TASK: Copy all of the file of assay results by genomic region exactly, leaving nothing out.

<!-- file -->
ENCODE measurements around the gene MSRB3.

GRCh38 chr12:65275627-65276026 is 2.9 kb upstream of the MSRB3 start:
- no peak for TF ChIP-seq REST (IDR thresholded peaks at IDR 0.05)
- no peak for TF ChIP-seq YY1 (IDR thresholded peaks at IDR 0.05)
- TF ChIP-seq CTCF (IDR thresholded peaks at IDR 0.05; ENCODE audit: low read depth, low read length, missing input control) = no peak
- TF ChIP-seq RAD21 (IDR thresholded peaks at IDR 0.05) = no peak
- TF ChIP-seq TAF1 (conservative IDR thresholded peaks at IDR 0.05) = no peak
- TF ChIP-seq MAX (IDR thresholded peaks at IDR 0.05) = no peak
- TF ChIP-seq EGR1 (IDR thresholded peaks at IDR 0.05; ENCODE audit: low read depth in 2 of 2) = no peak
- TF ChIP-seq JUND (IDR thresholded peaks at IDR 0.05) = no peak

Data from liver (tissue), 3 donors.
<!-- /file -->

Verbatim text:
ENCODE measurements around the gene MSRB3.

GRCh38 chr12:65275627-65276026 is 2.9 kb upstream of the MSRB3 start:
- no peak for TF ChIP-seq REST (IDR thresholded peaks at IDR 0.05)
- no peak for TF ChIP-seq YY1 (IDR thresholded peaks at IDR 0.05)
- TF ChIP-seq CTCF (IDR thresholded peaks at IDR 0.05; ENCODE audit: low read depth, low read length, missing input control) = no peak
- TF ChIP-seq RAD21 (IDR thresholded peaks at IDR 0.05) = no peak
- TF ChIP-seq TAF1 (conservative IDR thresholded peaks at IDR 0.05) = no peak
- TF ChIP-seq MAX (IDR thresholded peaks at IDR 0.05) = no peak
- TF ChIP-seq EGR1 (IDR thresholded peaks at IDR 0.05; ENCODE audit: low read depth in 2 of 2) = no peak
- TF ChIP-seq JUND (IDR thresholded peaks at IDR 0.05) = no peak

Data from liver (tissue), 3 donors.